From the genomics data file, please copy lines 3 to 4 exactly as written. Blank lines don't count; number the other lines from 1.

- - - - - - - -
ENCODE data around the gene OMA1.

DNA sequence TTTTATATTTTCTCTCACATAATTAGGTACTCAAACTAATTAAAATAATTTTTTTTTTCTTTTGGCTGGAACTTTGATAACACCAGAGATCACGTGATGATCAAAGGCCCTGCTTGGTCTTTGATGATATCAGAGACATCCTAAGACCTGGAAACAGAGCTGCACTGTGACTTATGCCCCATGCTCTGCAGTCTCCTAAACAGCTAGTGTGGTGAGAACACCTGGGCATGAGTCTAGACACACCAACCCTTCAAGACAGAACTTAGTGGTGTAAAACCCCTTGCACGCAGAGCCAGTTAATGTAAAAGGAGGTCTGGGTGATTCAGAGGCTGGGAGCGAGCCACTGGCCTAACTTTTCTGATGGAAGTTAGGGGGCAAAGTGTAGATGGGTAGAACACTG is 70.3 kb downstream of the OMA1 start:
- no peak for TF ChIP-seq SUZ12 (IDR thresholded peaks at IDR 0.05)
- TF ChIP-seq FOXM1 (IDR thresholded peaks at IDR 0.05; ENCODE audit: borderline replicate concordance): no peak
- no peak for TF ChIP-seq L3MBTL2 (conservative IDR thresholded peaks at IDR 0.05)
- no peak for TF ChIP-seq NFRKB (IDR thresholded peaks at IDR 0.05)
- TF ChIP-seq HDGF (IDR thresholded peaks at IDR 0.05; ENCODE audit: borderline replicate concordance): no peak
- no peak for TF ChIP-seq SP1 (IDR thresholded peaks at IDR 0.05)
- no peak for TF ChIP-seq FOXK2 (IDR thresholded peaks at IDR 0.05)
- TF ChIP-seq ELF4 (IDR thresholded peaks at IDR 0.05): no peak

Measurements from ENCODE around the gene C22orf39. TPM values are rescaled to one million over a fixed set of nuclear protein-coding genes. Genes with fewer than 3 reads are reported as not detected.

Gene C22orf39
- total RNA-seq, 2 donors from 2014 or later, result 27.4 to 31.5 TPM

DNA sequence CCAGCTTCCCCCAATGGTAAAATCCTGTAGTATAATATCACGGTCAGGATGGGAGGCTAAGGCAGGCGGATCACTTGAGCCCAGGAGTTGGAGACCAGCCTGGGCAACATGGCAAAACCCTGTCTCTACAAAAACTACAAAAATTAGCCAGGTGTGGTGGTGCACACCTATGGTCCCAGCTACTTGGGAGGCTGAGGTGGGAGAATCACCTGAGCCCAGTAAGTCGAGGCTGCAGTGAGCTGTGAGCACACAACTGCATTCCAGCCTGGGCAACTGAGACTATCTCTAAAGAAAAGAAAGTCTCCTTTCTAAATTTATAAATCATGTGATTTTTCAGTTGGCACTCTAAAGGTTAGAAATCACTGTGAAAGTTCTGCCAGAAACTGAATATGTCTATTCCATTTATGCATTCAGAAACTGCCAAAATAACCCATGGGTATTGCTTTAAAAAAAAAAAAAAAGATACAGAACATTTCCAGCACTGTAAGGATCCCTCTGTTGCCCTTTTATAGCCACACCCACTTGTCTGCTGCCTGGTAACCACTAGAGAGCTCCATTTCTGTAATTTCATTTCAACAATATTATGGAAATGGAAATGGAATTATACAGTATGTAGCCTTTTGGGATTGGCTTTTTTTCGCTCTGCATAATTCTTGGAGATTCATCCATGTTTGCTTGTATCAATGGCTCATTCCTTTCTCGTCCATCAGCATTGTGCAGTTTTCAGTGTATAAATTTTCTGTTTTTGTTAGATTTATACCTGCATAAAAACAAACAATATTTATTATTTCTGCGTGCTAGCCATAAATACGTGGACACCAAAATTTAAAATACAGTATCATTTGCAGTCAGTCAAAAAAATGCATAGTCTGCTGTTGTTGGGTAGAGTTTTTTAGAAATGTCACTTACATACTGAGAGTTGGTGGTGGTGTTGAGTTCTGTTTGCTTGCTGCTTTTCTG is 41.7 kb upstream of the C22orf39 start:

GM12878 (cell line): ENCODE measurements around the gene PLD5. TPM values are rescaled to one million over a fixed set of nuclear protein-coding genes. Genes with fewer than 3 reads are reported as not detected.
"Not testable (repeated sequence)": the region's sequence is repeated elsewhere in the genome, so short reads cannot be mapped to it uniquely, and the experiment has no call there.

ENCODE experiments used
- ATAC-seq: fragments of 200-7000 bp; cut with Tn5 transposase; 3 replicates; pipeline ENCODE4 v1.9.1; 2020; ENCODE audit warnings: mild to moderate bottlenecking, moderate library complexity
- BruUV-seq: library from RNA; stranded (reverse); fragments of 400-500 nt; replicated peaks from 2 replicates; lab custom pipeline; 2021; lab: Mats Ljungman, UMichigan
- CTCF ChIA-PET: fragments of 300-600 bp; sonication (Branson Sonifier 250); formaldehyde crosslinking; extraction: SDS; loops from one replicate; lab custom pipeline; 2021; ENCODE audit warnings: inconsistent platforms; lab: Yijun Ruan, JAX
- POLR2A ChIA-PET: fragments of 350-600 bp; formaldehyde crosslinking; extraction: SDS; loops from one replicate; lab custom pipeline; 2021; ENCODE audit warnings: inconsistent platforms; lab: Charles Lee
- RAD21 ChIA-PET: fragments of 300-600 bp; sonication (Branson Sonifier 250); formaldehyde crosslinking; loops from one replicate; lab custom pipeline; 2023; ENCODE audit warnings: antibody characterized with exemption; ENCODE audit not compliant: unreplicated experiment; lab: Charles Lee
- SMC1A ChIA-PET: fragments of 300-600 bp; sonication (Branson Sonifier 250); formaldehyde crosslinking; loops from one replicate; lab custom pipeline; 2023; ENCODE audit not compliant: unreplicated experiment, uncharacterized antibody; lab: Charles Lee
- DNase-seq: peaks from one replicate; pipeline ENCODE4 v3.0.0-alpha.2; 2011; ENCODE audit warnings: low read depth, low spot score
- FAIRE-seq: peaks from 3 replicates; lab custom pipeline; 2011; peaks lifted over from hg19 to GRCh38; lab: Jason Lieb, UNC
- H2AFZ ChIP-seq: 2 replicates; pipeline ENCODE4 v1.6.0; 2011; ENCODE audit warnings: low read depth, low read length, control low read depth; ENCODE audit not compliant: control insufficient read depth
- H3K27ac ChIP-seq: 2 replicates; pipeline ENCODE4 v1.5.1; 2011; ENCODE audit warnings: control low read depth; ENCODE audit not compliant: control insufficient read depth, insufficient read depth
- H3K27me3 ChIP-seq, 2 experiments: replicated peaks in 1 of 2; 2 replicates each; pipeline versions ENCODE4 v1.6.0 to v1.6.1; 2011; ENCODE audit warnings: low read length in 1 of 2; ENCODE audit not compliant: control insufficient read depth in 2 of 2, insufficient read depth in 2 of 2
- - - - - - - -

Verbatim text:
- no peak for TF ChIP-seq SUZ12 (IDR thresholded peaks at IDR 0.05)
- TF ChIP-seq FOXM1 (IDR thresholded peaks at IDR 0.05; ENCODE audit: borderline replicate concordance): no peak